The Bills of Sale Acts 1878 and 1882 have never been popular. They were criticised in 1888 by a member of the House of Lords who said: “the more I have occasion to study the Act, the more convinced I am that it is beset with difficulties which can only be removed by legislation”. Some 128 years later, the Law Commission has finally given hope that this should now happen.
What is a Bill of Sale?
A bill of sale is essentially a mortgage created by an individual or an unincorporated entity over personal chattels (assets owned by individuals). The legislation requires bills of sale to take a particular form and to be registered at the High Court in London within seven days, with registration renewed every five years. They are expensive to put in place and, from the borrower’s point of view, they offer significantly less protection than for regulated hire purchase.
Until recently, bills of sale seemed to be a dying species, used very occasionally when taking security from individuals such as partners in traditional partnerships. This changed dramatically with the growth of the log book loan industry. A recent report by the Law Commission indicates that out of a total of 52,580 bills of sale registered in 2014, 52,223 were registered against vehicles. This has clearly created the impetus for change.
The report recommends that the Bills of Sale Acts should be repealed and replaced with a new Goods Mortgages Act. This will distinguish between goods mortgages (which will apply to goods generally) and vehicle mortgages (which speak for themselves). The proposed contents of goods mortgages are very simple and include just six required items: date, details of the parties, the amount secured, a statement that ownership of the goods is being transferred to the lender, details of the witness and a description of the goods.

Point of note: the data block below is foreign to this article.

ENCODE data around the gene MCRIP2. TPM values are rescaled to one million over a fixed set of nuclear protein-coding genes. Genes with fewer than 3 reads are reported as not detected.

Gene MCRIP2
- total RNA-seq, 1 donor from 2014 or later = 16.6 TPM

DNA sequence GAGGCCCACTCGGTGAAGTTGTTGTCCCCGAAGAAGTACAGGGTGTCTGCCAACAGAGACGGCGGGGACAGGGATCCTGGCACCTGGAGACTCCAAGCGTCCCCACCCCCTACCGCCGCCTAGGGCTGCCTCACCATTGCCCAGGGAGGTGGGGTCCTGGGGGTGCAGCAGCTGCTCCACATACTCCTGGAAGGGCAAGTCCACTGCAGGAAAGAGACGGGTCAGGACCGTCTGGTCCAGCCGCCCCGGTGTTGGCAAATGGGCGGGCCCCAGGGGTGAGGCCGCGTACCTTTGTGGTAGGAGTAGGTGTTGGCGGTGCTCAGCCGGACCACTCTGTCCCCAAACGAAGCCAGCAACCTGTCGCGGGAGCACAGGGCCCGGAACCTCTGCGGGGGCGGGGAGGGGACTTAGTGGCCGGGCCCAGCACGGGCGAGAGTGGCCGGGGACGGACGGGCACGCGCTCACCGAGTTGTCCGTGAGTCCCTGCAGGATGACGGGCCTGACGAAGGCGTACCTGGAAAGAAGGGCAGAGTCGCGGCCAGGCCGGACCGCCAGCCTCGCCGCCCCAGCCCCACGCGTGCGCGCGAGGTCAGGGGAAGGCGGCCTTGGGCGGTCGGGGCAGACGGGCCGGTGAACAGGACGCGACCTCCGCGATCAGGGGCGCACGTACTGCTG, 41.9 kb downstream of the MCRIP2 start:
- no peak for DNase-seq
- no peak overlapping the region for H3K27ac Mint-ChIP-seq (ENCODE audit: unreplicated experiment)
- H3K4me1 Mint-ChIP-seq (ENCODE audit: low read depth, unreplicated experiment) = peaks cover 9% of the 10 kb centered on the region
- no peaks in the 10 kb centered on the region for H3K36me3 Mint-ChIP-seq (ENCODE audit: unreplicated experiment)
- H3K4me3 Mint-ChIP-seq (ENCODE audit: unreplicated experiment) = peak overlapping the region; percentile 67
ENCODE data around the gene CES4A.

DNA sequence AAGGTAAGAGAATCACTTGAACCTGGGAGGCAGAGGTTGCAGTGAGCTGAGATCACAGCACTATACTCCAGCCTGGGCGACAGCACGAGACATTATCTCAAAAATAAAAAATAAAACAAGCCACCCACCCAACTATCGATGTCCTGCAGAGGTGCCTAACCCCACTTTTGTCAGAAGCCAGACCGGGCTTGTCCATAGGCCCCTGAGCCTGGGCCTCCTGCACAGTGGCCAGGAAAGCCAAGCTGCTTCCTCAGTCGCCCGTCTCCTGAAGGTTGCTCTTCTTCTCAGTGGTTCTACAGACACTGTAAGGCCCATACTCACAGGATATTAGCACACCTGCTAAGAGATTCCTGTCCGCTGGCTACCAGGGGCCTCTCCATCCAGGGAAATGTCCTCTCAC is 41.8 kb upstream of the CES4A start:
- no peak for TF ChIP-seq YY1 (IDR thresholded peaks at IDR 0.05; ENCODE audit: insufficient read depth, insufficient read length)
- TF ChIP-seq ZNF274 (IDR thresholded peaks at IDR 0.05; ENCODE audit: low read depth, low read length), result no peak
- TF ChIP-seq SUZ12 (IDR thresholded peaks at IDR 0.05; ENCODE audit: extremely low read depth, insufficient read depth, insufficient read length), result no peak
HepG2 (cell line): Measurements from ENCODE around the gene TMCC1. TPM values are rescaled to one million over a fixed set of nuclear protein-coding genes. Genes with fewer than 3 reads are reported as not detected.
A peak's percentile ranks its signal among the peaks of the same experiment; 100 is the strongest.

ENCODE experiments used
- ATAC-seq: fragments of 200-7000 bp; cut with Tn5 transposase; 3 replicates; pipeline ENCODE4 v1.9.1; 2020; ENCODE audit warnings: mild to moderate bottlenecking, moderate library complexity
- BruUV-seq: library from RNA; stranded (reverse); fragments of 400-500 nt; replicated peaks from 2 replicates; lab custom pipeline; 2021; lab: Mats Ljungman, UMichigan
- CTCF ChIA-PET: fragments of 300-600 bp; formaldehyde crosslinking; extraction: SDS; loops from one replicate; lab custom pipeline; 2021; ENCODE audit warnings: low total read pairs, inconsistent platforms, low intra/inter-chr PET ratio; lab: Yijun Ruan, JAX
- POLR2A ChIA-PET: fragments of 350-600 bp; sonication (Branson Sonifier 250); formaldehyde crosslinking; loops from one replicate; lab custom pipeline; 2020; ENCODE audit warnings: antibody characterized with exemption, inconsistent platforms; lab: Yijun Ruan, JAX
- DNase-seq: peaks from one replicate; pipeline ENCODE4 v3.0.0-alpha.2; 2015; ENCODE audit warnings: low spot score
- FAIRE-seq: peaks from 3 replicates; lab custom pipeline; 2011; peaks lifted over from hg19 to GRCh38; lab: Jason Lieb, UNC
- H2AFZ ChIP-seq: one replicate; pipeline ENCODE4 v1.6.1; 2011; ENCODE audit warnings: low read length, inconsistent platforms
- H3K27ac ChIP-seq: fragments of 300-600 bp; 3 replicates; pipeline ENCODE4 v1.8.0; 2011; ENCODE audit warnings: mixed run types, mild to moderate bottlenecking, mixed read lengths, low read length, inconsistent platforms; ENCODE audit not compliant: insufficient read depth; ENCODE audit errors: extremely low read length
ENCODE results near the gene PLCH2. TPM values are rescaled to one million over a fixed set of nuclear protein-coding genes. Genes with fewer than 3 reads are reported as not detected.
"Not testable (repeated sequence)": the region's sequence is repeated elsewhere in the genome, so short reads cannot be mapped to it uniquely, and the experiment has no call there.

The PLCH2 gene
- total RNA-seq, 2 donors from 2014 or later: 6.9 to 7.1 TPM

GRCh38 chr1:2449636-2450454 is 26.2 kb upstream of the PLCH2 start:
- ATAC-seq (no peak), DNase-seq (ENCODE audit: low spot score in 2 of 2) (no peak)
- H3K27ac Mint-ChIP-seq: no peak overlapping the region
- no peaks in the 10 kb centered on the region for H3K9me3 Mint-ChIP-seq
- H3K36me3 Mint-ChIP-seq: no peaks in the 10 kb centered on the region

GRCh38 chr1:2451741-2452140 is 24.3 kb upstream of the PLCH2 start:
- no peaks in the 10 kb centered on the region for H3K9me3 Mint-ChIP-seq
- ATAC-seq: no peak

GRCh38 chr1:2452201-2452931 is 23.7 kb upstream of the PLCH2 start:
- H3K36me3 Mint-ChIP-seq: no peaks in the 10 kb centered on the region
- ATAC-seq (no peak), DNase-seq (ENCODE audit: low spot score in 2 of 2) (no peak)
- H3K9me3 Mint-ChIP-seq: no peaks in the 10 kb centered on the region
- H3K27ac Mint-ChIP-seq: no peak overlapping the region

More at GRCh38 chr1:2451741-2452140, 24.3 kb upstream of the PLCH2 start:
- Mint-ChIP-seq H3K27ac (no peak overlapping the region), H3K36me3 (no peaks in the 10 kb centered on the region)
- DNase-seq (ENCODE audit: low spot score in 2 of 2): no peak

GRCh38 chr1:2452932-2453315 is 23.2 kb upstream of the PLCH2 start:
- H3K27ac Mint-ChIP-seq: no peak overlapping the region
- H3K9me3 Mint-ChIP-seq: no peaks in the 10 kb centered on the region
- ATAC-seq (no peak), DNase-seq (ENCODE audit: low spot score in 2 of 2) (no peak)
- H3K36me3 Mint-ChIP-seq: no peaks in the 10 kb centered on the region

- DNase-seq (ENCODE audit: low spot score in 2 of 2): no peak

It is proposed that there should be separate registration regimes for vehicle mortgages and goods mortgages. Priority of vehicle mortgages will be determined by the date and time that the log book lender sends the details of the mortgage for registration. For goods mortgages, the current High Court register will be retained initially but it is planned that electronic registration will be introduced in future.
Protection of Third Parties
The register is very difficult to search, partly because bills of sale are registered against the individual not against the asset. As a result, the current regime operates very harshly against buyers of vehicles who subsequently discover that the vehicle is subject to a bill of sale. The Commission proposes that a private purchaser who buys in good faith and without actual notice of a goods mortgage should obtain good title to the goods.
The recommendations in the report are well thought out and, in most areas, take into account the views of the majority of the organisations which responded to the Commission’s consultation paper. Legislation will be needed to make these changes and we will report in a future post when it becomes available.
The full version of this article can be found in November’s edition of Leasing Life.
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